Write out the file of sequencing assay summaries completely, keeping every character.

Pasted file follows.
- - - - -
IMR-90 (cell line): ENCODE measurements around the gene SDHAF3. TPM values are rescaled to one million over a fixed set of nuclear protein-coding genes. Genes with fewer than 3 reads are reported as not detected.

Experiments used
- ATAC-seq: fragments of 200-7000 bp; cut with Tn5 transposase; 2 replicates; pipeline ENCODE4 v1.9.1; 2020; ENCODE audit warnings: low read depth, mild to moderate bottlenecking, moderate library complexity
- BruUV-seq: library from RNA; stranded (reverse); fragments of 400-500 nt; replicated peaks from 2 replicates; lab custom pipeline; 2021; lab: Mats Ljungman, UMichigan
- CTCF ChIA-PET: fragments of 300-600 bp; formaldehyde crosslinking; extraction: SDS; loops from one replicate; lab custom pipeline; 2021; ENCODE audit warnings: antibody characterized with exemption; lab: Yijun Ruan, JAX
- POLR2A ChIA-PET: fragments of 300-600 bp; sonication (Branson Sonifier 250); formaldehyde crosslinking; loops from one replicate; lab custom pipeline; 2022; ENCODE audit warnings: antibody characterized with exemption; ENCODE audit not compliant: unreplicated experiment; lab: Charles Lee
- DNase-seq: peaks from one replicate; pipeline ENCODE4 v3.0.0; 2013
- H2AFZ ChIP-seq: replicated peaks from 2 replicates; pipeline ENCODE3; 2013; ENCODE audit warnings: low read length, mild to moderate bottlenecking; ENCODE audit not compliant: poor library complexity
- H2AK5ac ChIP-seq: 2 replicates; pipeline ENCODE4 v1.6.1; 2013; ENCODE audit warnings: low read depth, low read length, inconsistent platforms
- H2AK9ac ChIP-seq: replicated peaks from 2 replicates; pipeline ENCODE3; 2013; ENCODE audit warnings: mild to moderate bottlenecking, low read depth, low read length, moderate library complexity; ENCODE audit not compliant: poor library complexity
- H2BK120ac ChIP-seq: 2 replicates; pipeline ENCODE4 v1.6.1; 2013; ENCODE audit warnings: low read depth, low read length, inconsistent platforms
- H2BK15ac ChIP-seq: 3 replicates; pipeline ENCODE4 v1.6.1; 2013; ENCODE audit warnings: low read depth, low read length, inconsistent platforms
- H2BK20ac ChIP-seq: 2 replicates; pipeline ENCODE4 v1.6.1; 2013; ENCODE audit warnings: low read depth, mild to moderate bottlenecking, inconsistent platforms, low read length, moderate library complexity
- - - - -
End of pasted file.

IMR-90 (cell line): ENCODE measurements around the gene SDHAF3. TPM values are rescaled to one million over a fixed set of nuclear protein-coding genes. Genes with fewer than 3 reads are reported as not detected.

Experiments used
- ATAC-seq: fragments of 200-7000 bp; cut with Tn5 transposase; 2 replicates; pipeline ENCODE4 v1.9.1; 2020; ENCODE audit warnings: low read depth, mild to moderate bottlenecking, moderate library complexity
- BruUV-seq: library from RNA; stranded (reverse); fragments of 400-500 nt; replicated peaks from 2 replicates; lab custom pipeline; 2021; lab: Mats Ljungman, UMichigan
- CTCF ChIA-PET: fragments of 300-600 bp; formaldehyde crosslinking; extraction: SDS; loops from one replicate; lab custom pipeline; 2021; ENCODE audit warnings: antibody characterized with exemption; lab: Yijun Ruan, JAX
- POLR2A ChIA-PET: fragments of 300-600 bp; sonication (Branson Sonifier 250); formaldehyde crosslinking; loops from one replicate; lab custom pipeline; 2022; ENCODE audit warnings: antibody characterized with exemption; ENCODE audit not compliant: unreplicated experiment; lab: Charles Lee
- DNase-seq: peaks from one replicate; pipeline ENCODE4 v3.0.0; 2013
- H2AFZ ChIP-seq: replicated peaks from 2 replicates; pipeline ENCODE3; 2013; ENCODE audit warnings: low read length, mild to moderate bottlenecking; ENCODE audit not compliant: poor library complexity
- H2AK5ac ChIP-seq: 2 replicates; pipeline ENCODE4 v1.6.1; 2013; ENCODE audit warnings: low read depth, low read length, inconsistent platforms
- H2AK9ac ChIP-seq: replicated peaks from 2 replicates; pipeline ENCODE3; 2013; ENCODE audit warnings: mild to moderate bottlenecking, low read depth, low read length, moderate library complexity; ENCODE audit not compliant: poor library complexity
- H2BK120ac ChIP-seq: 2 replicates; pipeline ENCODE4 v1.6.1; 2013; ENCODE audit warnings: low read depth, low read length, inconsistent platforms
- H2BK15ac ChIP-seq: 3 replicates; pipeline ENCODE4 v1.6.1; 2013; ENCODE audit warnings: low read depth, low read length, inconsistent platforms
- H2BK20ac ChIP-seq: 2 replicates; pipeline ENCODE4 v1.6.1; 2013; ENCODE audit warnings: low read depth, mild to moderate bottlenecking, inconsistent platforms, low read length, moderate library complexity